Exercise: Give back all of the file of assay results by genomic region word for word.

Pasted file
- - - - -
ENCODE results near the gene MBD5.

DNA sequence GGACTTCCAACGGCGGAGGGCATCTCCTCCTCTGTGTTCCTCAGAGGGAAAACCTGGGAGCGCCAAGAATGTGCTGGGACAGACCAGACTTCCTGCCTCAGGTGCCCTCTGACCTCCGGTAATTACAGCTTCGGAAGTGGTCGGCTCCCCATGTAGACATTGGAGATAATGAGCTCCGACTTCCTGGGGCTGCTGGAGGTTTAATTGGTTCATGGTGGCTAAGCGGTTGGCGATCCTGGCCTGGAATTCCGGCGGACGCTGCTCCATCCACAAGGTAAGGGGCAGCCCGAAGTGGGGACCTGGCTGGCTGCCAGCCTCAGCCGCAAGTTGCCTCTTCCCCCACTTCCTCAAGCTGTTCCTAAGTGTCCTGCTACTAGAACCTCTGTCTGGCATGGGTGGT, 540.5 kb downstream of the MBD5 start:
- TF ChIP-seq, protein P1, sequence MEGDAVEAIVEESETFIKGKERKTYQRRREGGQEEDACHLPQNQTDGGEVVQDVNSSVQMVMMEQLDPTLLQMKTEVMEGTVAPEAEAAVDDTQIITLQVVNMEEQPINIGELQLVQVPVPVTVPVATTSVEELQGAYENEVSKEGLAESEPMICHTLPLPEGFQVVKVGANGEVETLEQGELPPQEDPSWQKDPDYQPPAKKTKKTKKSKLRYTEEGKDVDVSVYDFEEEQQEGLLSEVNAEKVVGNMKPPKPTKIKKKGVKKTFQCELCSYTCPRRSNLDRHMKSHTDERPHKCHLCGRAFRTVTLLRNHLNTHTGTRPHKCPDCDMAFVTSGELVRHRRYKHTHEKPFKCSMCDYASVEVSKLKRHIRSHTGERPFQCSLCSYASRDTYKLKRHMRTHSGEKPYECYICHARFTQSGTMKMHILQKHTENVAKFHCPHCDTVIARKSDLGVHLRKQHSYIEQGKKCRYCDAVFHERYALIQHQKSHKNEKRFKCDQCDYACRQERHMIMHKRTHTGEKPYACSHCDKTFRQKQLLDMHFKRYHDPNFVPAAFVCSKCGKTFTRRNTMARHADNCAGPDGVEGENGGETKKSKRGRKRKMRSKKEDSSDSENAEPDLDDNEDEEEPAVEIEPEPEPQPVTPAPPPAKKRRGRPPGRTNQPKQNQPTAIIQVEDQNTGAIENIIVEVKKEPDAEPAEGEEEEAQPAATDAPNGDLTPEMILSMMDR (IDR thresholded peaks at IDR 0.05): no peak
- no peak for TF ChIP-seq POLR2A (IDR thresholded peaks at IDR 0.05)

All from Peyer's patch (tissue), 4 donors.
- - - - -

ENCODE results near the gene MBD5.

DNA sequence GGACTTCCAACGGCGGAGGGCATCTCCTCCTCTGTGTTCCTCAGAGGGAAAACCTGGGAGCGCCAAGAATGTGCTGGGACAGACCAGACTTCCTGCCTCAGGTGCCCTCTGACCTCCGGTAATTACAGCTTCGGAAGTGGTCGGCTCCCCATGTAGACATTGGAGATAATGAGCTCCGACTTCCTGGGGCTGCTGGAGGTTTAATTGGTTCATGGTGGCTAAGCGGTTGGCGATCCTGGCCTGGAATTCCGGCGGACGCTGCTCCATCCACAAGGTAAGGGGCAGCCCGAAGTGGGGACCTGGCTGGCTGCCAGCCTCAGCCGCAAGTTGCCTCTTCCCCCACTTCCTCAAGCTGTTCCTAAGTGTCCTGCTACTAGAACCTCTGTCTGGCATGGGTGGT, 540.5 kb downstream of the MBD5 start:
- TF ChIP-seq, protein P1, sequence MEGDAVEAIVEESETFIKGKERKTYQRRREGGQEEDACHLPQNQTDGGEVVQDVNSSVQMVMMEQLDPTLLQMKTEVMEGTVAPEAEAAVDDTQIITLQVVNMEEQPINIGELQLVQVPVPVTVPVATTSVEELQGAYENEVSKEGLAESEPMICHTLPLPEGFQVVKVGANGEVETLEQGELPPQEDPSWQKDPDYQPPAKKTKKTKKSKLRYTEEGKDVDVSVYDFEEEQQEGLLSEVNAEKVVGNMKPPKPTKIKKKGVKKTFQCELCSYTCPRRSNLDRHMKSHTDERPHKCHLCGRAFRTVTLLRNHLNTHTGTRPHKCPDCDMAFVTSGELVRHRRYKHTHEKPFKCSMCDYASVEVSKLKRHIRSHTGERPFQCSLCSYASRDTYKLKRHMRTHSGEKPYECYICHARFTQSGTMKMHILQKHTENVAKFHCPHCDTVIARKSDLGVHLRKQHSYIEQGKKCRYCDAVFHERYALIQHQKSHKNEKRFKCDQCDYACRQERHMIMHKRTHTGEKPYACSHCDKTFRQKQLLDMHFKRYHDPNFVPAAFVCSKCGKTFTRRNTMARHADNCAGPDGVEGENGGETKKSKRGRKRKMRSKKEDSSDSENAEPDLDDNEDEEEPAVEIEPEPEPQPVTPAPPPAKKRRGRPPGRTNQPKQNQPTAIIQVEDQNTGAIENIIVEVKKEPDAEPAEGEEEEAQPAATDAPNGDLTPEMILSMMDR (IDR thresholded peaks at IDR 0.05): no peak
- no peak for TF ChIP-seq POLR2A (IDR thresholded peaks at IDR 0.05)

All from Peyer's patch (tissue), 4 donors.